bijou was our Word of the Day on 05/16/2014. Hear the podcast!
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Recent Examples of bijou from the Web
The venue’s Grande Seine, a 6,000-seat performance hall, will bring in a bit of everything (concerts, musicals, ballets), while the bijou auditorium—in light oak, birch, and cedar—is home to the Insula Orchestra, led by Laurence Equilbey.
Located on the Jutland peninsula, this bijou-size city is an understated Dansk jewel that has a bounty of activities to sink your teeth into, as well as the credentials to compete with Europe’s elite—it was recently billed ‘
Now, the company has reinterpreted that iconic bijou for modern times.
After a glamorous start to the week, guests filtered into the heart of Mayfair (some making a quick pit stop to refuel on burgers and mac and cheese at the bijou London outpost of Paris Fashion Week favorite Ferdi).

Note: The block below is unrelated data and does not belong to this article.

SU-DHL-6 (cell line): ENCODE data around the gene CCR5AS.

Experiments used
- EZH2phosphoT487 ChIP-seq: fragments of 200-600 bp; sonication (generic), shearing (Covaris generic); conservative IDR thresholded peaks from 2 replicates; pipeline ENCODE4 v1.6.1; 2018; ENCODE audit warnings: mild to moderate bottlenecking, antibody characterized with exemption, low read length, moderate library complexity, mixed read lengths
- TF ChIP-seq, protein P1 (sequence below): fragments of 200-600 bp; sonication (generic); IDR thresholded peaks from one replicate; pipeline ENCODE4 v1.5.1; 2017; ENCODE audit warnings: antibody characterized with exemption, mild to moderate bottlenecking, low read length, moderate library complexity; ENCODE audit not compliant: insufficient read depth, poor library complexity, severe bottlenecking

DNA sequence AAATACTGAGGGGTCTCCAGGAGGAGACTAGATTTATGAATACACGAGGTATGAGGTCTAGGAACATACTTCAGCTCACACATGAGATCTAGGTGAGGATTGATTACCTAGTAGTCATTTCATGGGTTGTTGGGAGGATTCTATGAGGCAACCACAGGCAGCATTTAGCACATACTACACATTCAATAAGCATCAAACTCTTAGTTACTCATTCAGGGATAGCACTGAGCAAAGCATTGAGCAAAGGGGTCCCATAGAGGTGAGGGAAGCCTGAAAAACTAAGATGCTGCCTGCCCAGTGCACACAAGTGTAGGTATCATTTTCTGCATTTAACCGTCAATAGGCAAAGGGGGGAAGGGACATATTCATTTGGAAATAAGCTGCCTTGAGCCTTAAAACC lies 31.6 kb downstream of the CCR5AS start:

These example sentences are selected automatically from various online news sources to reflect current usage of the word 'bijou.' Views expressed in the examples do not represent the opinion of Merriam-Webster or its editors. Send us feedback.
Did You Know?
Bijou (which can be pluralized as either bijoux or bijous) has adorned English since the late 17th century. We borrowed it from French, but the word ultimately traces to Breton, a Celtic language (one closely related to Cornish and Welsh) spoken by inhabitants of the Brittany region of northwest France. Our modern English word derives from Breton bizou, which means "ring." That history makes bijou a rare gem in English because, although the Breton people occupied part of England for many years before they were pushed into France by the Anglo-Saxons in the 5th and 6th centuries, very few Breton-derived words remain in our language. (Another Breton descendant is menhir, a term for a kind of monolith.)
Origin and Etymology of bijou
First Known Use: 1668See Words from the same year
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